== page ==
Women’s Herbal Conference, Glastonbury Goddess Conference, West Kentucky Hoodoo Rootworker Heritage Festival, and other gatherings.
Though my people are Methodists on one side and Baptists on the other, I was not raised in either church. I got formal religious training from a parochial Lutheran elementary school and my own intellectual curiosity. Friends and neighbors invited me to visit their churches with them and I sometimes did--giving me an interesting smattering of all kinds of ceremonies and observances. My grandmother sang in the choir of a small Methodist church and I sometimes went to church with her and my grandfather. I sat in the second row between him and a former mayor of our little town and I was very well-behaved. Of course.
I have never been christened or baptized because I grew up "unchurched," as we say in the South. One of the best parts of that sort of upbringing is that I don't carry around a load of anger or fear or resentment for my treatment at the hands of a monolithic institution like The Church. And I got to make macaroni picture frames in vacation bible school and I was a sure winner at the Sword Drill.
Can I get a Blessed Be?
But I am one of the lucky ones. I talk with people on a weekly basis who suffered at the hands of family and church in an effort to keep them on the straight and narrow pathway that leads to a glorious afterlife. Once these people escaped from that place, they are, naturally reluctant to return. They have come back to the garden that is the vast pool of Pagan spiritual systems but they still carry with them scars and heavy, awkward baggage.
All acts of love and pleasure are Her rituals--but that is sometimes hard to see when you finish a phone call from home and want to run away and hide.
Modern Pagans are seekers by nature. We ramble down all sorts of paths and may begin as an Alexandrian Wiccan, move on for a stint in Druidry, plow the fertile fields of Celtic Reconstructionism and finally settle into a sort of pleasant and near-generic Paganism. You follow the Wheel of the Year and have a helpful Pantheon, do a little Ancestor worship at Samhain and get your knickers in a twist when people don't begin the word "pagan" with a capital P.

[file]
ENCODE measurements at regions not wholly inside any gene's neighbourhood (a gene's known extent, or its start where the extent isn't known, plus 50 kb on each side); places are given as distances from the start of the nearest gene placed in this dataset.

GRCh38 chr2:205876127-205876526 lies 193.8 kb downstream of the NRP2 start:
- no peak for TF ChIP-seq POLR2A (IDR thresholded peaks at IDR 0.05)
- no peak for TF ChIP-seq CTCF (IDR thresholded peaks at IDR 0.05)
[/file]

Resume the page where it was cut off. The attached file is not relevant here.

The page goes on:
And we love--o, love!--our BNPs. We read their books and attend their workshops at festivals and buy their products, if they do such things. We all have our favorites and we all have the ones we disdain. We are eternal students on the lookout for the sorts of teachers that don't actually exist--the wise woman or man tucked away on a rural farmstead who invites the student in as a kind of apprentice and teaches all the ancient Lore and Secrets in a way that is difficult but somehow understandable. A sort of Obiwan Kenobi--except one who brews their own mead and bakes their own bread.
So we look and look and get our magical and spiritual training piecemeal and we make it work. And when those BNPs rise up in the firmament, we are so grateful for their clarity and insight and snark and coolness. We can aspire to that our ownselves--we can blog and teach and...
And then the stars skid a bit in the firmament. It happened with Star Foster, it happened with Teo Bishop and it will happen again and again, as long as we hero-worship people who are, like ourselves, eternal and questing students. To be a fully-engaged spiritual human is to keep learning and growing and rethinking and subtracting. And practicing, always refining our practice.
Sometimes we got from Asatru to Druidry. But sometimes we go from Druidry back to a place that is so triggering for so many in our convert-religions. Sometimes we go home to Mother Church. And that is scary for those people who left the church in fear and guilt, joyous to escape the prison that was their childhood religion.
Except for some people, it wasn't a prison. It was a comfortable place with a long tradition--a tradition that ones' family may have been part of for literally hundreds of years--the lovingly-held religion of our Ancestors. It may be a place of deepest connection that one returns to--not as a prodigal--but as an Eternal Seeker. It is the place to which some people return with a taste of the wider world, a sanctuary where the weary traveler comes home, like Bilbo to the Shire, with a magic ring in his pocket.
There are several prayers from Caitlin Matthews useful and beautiful Celtic Devotional that I put together to read as a long prayer at funerals. Nary a dry eye--including my own--when it is finished. It is what I wish for all of us Eternal Seekers as we cobble together and experience and indulge in UPG and make a spiritual life of the bits and bobs that are left to us.
May the road rise up under your feet and lead you, gladly, home.
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